Severn, Anthony and 3 others liked this

Château Giscours

Margaux Red Bordeaux Blend 1990

Took a while to open up, but a stellar Margaux to celebrate 27 years of marriage! Dried herbs and black fruit on open. Developed into scents of dark chocolate. Mid-palate of black fruit, anise and a touch of tobacco. The finish is full of raspberry and dried plums — 5 years ago

Chad Anderson
with Chad
P, Ryan and 30 others liked this
Kimberly Anderson

Kimberly Anderson

@Stephen Pierron Waterford Wine Company in Milwaukee
Stephen Pierron

Stephen Pierron

Thank you @Kimberly Anderson !!! I didn't see it on their website, but may have to call! Glad you enjoyed Giscours! Definitely visit the Château if you ever have the chance!
Stephen Pierron

Stephen Pierron

@Kimberly Anderson Congratulations to you and your husband on 27 years!

Jean-Marc Brocard

Domaine Sainte Claire Chablis Chardonnay 2018

Fresh, rich and compex with green apple, jasmine, apricot, tangerine and stony minerals. It drinks nicely this young actually. — 5 years ago

Severn liked this

Château Climens

Barsac 1er Cru Sémillon-Sauvignon Blanc Blend 2005

Bought a case of this by mistake on release and have enjoyed it bottle by bottle for the last 15 years. A gem. — 5 years ago

Eric, P and 27 others liked this
John Howard

John Howard Influencer Badge

One of the all time best late harvest wines.
Eric Urbani

Eric Urbani Influencer Badge

@John Howard totally agree. Not cloying in any way - pairs amazingly well with foie gras FYI

Château Suduiraut

Sauternes Sémillon-Sauvignon Blanc Blend 2001

I just love this wine. The 2001 is in perfect shape right now. Sweet and soft and elegant. Great way to end a meal. — 5 years ago

David, Ira and 29 others liked this

Domaine Tempier

Bandol Rosé Blend 2018

So pretty. Candied orange rind, strawberry, herbs de Provence, salmon color and great acid. We revisited for another glass, Yum! — 5 years ago

Ira and Severn liked this

Domaine de Montbourgeau

Brut Crémant du Jura Chardonnay

Yellow apples/pear, sourdough, almonds, like zest, white flowers, oyster shells. Snapping acidity, lively compact bubbles, minimal froth, crisp dry finish. Aromatics were somewhat shy at first, palate is angular, linear persistent chalky energy. — 6 years ago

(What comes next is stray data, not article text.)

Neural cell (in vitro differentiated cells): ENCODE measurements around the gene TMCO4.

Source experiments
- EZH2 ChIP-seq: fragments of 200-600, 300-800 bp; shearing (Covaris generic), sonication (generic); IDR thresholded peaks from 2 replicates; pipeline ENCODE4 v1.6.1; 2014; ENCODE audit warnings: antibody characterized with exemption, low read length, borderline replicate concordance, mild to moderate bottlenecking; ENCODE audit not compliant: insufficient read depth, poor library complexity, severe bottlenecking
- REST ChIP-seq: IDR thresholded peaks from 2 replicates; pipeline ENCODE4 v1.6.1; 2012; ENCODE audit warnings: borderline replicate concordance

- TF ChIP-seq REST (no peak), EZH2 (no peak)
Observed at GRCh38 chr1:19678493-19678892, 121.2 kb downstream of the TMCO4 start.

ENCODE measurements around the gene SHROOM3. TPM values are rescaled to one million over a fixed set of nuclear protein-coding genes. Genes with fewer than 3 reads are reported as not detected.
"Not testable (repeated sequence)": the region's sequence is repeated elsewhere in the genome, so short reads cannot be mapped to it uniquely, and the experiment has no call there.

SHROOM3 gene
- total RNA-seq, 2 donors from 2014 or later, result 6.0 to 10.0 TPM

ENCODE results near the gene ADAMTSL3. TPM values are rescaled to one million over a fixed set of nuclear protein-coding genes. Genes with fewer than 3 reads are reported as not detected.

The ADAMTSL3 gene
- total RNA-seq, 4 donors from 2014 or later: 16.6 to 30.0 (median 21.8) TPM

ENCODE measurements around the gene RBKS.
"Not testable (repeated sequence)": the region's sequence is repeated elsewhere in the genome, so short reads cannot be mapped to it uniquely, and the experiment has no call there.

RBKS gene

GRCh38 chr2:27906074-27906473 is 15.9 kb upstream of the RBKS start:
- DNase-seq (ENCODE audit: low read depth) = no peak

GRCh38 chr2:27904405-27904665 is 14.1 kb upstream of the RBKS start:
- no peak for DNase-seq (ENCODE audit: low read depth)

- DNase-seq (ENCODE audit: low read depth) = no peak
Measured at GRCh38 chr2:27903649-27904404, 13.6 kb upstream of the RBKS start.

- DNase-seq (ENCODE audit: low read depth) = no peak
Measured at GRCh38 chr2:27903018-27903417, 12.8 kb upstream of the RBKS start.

Daniel P., Vijay and 1 other liked this

Château Ausone

Saint Émilion Red Bordeaux Blend 2005

Polished & balanced that is tight & structured. Just needs more time. — 5 years ago

Shay, Keith and 20 others liked this
David T

David T Influencer Badge

🎯 fantastic!

Château Simone

Palette White Rhone Blend 2014

Lyle Fass

One of my favorite whites in the world. Nose starts out flinty with little fruit but as all fans of this wine know it unfurls. Some light yellow fruits and intriguing minerality. Palate is unreal. Intense and structured almost like a red wine. So pure and clean. Balance is extraordinary and it’s very young. Chewy and dense and some of the classic Simone Blanc flavors emerge on the very long finish. Like a lanolin nuttiness. So long and so persistent. — 5 years ago

Steven, Steve and 14 others liked this

Domaine Jamet

Côte-Rôtie Syrah 2016

Yes, you can still see some new oak in the wine, but it doesn't detract from how elegant the 16' Jamet Cote-Rotie is. The wine is incredibly detailed at this point and such a joy to sip on. Very perfumed nose, which evolved rapidly in the glass with air - fresh mix of red and black fruits, licorice, cedar, spice (garam masala comes to mind), violets, hints of olive and leather. The palate is so fine and juicy with silky tannins and just enough acidity to keep you going. Long and focused finish, saturated in minerality and florals. Absolutely irresistible at the moment, but I can definitely see the rewards in cellaring this. — 5 years ago

P, Alex and 21 others liked this